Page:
What does Skilled Trades Education in U.S. High Schools Look Like Right Now?

Our public opinion polling shows Americans want more funding for high school skilled trades education. Our national landscape study illustrates that high school skilled trades education is not sufficiently prioritized in the United States, in spite of its benefits to learning and careers.

Research Commissioned by Harbor Freight Tools for Schools®

Breaking Ground: A First Look at American High School Skilled Trades Education

Landscape: High-Level Findings

The gaps, bright spots, and significant opportunities to change current practice to better meet the needs of our country, and create opportunity for young Americans. Research conducted by JFF.

  • High-Value Opportunities

Students participating in skilled trades classes gain not only valuable technical skills and work experience but also the academic and personal skills needed to be successful in whatever path they choose after high school.

  • Low Priority

Skilled trades education sits within state CTE systems that are fragmented, too often fail to prioritize the skilled trades and lack sufficient resources at the state and classroom level.

  • More Students Need Access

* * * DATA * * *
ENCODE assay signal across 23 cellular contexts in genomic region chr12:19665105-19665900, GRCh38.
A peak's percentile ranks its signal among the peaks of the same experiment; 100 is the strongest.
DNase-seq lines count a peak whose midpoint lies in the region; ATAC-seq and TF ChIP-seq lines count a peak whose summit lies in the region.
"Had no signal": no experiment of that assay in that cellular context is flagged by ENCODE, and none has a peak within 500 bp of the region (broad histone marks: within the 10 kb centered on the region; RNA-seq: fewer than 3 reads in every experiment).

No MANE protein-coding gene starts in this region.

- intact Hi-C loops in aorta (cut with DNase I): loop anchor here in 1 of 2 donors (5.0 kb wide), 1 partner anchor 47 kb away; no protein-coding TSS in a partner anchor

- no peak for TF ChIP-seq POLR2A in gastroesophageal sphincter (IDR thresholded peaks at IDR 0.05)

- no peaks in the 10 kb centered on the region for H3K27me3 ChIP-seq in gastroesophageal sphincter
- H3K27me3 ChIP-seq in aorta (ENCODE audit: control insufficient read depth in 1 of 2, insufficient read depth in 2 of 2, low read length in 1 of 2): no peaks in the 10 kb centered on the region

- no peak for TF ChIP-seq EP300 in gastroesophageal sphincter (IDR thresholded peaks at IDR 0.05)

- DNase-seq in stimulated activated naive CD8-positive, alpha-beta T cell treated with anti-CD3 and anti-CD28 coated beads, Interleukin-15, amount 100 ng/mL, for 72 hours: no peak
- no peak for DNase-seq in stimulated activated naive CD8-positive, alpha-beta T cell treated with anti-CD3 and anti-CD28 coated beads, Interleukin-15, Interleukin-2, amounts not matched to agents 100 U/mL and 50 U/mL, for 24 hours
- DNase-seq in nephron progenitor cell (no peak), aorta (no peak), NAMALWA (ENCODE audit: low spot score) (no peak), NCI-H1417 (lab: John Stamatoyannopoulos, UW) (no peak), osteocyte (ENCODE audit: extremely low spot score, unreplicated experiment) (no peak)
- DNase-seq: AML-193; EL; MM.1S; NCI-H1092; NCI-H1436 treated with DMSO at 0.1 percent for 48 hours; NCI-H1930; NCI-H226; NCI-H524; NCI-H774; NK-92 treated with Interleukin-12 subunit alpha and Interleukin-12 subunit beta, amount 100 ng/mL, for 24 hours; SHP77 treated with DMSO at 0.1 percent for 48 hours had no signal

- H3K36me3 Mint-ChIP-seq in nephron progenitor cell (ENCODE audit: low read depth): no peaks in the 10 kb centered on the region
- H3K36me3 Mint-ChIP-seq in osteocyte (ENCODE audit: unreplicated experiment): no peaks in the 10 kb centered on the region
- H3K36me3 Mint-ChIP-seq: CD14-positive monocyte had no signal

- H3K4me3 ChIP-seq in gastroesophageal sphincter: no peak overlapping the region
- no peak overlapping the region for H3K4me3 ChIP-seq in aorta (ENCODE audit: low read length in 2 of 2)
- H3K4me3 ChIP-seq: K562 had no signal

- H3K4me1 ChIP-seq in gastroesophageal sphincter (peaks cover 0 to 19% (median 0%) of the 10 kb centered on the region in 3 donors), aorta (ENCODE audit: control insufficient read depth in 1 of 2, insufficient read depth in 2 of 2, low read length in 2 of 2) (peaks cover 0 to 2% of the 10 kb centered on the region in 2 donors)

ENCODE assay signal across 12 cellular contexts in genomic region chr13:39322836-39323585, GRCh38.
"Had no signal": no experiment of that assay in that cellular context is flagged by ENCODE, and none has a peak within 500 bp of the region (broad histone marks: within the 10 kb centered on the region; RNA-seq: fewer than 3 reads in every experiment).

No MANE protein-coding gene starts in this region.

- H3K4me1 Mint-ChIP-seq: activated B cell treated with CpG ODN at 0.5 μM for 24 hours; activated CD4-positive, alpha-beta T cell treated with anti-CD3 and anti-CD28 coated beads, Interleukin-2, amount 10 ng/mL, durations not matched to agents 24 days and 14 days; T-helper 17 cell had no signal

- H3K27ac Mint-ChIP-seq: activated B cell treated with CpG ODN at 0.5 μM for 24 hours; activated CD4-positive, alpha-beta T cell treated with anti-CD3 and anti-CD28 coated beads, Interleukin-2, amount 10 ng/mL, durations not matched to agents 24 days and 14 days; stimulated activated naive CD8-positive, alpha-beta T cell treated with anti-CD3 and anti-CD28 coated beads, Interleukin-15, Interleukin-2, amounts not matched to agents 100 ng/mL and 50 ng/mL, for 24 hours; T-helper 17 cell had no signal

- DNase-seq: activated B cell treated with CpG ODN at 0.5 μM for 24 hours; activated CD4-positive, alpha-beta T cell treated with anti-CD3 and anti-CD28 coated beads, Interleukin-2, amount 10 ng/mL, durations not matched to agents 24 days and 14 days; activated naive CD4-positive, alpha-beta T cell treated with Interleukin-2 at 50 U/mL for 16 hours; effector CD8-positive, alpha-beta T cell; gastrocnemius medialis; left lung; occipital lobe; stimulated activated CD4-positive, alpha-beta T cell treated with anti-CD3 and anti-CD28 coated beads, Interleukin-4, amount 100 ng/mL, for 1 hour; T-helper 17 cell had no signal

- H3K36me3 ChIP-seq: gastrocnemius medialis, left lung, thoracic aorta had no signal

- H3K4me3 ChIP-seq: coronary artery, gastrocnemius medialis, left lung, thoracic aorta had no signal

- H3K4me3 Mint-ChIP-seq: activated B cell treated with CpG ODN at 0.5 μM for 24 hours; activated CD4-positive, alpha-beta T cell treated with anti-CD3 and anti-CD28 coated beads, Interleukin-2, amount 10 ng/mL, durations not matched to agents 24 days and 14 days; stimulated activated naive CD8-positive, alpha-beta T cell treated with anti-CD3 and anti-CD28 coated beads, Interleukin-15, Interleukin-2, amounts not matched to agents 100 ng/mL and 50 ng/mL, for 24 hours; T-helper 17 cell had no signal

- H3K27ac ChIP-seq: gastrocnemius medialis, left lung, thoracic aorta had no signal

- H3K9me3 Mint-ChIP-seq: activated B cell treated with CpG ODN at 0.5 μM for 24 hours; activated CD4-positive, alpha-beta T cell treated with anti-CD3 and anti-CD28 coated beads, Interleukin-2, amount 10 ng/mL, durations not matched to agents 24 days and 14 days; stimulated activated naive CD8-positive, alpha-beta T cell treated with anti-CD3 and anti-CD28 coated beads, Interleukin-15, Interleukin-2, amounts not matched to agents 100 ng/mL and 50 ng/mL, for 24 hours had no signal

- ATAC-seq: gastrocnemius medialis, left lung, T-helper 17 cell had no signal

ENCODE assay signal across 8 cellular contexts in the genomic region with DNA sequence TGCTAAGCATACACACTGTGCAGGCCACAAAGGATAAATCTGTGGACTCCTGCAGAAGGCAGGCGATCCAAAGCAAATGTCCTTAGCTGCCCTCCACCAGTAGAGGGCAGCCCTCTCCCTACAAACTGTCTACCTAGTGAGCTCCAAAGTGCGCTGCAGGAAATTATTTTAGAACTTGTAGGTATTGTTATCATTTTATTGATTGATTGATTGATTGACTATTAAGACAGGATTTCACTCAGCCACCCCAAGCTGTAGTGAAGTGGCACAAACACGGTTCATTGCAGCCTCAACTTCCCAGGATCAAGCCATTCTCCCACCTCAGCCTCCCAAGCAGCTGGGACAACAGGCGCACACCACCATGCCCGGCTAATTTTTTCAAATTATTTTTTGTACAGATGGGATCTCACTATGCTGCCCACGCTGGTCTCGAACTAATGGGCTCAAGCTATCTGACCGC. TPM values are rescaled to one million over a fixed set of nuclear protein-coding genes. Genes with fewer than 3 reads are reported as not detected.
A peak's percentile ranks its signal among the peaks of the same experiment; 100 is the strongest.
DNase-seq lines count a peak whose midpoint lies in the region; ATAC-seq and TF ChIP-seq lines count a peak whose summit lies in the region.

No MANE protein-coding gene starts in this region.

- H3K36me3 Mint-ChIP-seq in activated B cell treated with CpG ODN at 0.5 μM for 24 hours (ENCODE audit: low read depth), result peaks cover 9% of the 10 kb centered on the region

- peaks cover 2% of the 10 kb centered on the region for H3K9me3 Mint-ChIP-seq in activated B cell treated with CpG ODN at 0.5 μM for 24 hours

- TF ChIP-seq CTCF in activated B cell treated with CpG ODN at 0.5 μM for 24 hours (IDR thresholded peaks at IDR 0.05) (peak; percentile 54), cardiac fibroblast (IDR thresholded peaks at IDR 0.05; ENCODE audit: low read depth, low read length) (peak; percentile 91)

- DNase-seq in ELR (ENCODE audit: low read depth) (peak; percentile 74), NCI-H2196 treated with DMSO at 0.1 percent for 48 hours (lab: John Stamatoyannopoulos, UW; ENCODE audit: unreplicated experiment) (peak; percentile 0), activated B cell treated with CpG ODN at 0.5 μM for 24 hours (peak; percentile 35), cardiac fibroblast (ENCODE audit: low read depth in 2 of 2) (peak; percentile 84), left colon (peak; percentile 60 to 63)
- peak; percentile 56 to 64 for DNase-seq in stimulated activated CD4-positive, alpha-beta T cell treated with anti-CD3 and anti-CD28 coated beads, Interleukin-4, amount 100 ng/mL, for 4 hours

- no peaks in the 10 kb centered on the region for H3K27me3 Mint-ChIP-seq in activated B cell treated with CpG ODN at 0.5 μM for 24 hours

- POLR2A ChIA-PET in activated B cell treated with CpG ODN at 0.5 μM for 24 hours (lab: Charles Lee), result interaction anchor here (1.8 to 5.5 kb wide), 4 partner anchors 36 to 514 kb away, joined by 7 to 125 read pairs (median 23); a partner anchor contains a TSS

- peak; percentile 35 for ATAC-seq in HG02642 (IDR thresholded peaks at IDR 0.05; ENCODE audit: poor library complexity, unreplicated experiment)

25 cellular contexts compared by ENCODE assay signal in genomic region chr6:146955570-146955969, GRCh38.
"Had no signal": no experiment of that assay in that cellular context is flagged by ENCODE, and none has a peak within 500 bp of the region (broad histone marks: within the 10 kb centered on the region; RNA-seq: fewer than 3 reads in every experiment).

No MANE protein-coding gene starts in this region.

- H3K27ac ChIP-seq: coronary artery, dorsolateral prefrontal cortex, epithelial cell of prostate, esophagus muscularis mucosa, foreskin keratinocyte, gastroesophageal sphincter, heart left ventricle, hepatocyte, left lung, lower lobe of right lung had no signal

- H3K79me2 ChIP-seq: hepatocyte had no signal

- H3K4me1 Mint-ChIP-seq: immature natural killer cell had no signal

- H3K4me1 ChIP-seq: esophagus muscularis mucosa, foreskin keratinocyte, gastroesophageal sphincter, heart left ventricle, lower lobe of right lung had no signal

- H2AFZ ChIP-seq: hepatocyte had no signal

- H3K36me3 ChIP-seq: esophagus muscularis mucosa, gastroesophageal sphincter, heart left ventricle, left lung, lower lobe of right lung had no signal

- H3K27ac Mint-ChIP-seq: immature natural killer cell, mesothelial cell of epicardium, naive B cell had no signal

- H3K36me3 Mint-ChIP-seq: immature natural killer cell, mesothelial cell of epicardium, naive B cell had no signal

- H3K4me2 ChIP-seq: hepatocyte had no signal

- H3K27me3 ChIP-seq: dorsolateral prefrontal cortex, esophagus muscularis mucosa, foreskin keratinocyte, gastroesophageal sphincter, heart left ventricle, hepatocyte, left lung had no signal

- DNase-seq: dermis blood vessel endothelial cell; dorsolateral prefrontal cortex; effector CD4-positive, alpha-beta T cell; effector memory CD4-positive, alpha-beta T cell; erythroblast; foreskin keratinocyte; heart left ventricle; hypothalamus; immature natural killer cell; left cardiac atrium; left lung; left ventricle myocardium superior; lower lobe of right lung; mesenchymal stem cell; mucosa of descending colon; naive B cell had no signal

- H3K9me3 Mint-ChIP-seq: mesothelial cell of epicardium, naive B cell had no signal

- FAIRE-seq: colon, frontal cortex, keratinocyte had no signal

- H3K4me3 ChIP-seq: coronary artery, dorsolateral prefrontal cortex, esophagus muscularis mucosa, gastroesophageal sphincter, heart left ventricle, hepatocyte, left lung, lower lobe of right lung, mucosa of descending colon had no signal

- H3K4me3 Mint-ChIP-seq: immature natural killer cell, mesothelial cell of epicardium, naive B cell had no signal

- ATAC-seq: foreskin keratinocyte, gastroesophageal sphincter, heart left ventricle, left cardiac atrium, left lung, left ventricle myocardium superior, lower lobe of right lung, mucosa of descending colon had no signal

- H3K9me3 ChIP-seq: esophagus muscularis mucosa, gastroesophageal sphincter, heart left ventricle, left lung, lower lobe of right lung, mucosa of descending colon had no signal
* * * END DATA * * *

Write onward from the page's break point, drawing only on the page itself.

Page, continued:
The challenge is to move from a field decorated with patches of excellence to one in which students in every state across our country have full access to well-funded and well-equipped programs, taught by outstanding educators.

  • No Clear Data

The stark reality of our research revealed there is simply no clear and comprehensive national data on high school skilled trades education. Many state education departments do not reliably collect basic information that could tell students, staff, parents, employers and policymakers how many young people enroll in and complete skilled trades programs in high school.

What Americans Want from High School Skilled Trades Education

Public Opinion: High Level Findings

Voters, parents, and high school students share a remarkably positive view of skilled trades classes and support greater investment in these courses. Polling by NORC at the University of Chicago.

  • Increased Funding

8 in 10 voters favor increased public funding for skilled trades education and think trades should be a priority in high school.

  • Parents Want More Opportunities

8 in 10 parents say their children would be better prepared for a career if there were more chances to study skilled trades in high school.

  • Student Opinion

Students in high schools that offer skilled trade courses are more likely to say skilled trades jobs are important, creative and respected.